The History Channel Did Not Do The Research!

Yes, I know the After Action Report of my Williamsburg trip is long overdue. Sorry. I’ve been working on revising Dead Reckoning to get it publication-worthy, and for the last few days I’ve been completely re-writing a few sections, so that’s been taking up most of my creative juices. I’ll have the AAR up ASAP, I promise.

Now to the subject of this post: I was taking a quick break from my writing and decided to turn on The History Channel. I tuned in right in the middle of an episode of Gangland. I didn’t catch which gang they were profiling: all I know it’s a Hispanic gang based in Tennessee.

Anyway, the show was describing the gang’s affinity for “automatic handguns.” Technically handguns are semi-auto, but “automatic” has been a common descriptor for decades so I’ll let it slide. But what really got me was when one of the gangbangers the show interviewed was describing his favorite gun. The young man claims to favor the “Glock Forty,” or a Glock pistol chambered in the .40 Smith & Wesson cartridge. He said he likes it because “it’s big,” so I’m assuming the specific variant in question is a Glock Model 22.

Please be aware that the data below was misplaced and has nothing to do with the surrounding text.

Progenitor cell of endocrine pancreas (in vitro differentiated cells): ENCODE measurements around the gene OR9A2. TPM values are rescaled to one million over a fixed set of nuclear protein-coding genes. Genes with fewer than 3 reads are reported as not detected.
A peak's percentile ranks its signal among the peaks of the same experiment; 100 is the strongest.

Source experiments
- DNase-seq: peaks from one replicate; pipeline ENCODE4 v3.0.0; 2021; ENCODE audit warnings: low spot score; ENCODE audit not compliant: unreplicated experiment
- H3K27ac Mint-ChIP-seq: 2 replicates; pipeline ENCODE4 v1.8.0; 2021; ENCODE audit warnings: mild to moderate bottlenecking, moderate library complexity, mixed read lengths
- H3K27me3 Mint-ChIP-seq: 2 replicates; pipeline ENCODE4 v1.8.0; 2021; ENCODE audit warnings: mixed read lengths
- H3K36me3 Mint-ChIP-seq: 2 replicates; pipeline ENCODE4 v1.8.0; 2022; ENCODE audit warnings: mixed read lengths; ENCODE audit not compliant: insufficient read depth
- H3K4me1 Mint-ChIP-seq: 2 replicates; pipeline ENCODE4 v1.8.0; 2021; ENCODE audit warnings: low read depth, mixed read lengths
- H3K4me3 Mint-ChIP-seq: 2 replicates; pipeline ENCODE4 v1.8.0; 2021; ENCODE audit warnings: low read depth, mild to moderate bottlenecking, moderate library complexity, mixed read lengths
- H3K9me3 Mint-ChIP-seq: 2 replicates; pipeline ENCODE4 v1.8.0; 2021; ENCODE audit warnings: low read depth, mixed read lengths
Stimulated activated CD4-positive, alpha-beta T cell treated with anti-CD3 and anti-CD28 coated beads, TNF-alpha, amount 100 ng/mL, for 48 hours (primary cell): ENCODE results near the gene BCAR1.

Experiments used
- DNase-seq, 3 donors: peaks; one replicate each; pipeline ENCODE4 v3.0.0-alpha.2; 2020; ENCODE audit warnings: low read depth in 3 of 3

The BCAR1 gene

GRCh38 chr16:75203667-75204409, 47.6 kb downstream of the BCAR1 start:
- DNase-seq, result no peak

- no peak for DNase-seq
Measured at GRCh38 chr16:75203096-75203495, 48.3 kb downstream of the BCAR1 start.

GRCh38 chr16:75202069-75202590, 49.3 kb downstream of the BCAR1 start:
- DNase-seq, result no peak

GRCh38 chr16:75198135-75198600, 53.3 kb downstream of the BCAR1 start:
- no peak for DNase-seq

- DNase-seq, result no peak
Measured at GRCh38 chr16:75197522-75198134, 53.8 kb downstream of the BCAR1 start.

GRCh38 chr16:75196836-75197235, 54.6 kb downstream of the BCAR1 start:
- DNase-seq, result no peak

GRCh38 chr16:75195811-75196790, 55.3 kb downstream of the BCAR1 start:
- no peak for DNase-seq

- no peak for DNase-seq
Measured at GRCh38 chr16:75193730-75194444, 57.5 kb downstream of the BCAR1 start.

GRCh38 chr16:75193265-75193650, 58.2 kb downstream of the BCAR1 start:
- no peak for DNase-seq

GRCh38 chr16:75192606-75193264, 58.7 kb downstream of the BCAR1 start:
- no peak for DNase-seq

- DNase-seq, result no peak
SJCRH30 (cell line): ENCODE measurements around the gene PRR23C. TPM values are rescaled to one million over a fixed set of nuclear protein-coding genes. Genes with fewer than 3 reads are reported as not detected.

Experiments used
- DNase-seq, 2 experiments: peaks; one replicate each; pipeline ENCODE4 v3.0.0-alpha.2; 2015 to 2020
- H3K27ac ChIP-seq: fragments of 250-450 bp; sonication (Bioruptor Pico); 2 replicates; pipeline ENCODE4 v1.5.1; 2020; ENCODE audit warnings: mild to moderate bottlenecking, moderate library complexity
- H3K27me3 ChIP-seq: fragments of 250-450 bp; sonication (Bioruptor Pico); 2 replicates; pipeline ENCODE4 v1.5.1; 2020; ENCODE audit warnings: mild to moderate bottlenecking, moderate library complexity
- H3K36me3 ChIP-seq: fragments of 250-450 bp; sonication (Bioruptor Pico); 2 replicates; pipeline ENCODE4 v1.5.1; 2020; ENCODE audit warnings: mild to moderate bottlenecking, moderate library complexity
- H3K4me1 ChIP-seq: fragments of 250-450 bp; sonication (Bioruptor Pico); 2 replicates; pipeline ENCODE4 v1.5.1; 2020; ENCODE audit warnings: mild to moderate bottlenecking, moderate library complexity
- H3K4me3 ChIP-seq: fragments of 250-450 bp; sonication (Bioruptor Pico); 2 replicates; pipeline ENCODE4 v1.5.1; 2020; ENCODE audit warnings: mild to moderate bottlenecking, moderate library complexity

That wasn’t the “Did Not Do the Research” Moment. No, the DNDRM happened when they showed a picture of said “Glock Forty.” The picture the show put up was of a Colt Model 1911 Government Model. How do I know this? First, as my gun-loving readers know, the Glock and the 1911 do not look similar at all, and second because they zoomed in on the image enough that you could clearly see the Colt rollmarks on the slide.

For my readers who don’t know all that much about guns, here’s what I’m talking about:

THIS is a Glock Model 22 (aka “Glock Forty”):

and THIS is a Colt Model 1911 Government (specifically a variant known as the XSE):

(*note that the images are not to scale: in real life both pistols are about the same height and the Colt is longer than the Glock)

Yeah, kinda easy to tell apart, aren’t they?

Oh brother. For a show that runs on the so-called History Channel, you think they’d have done enough research to be able to tell a Colt 1911 (which by the way is a very historic gun: “1911” indicates the year it was adopted by the US Army) apart from a Glock.

History Channel: you FAILED.


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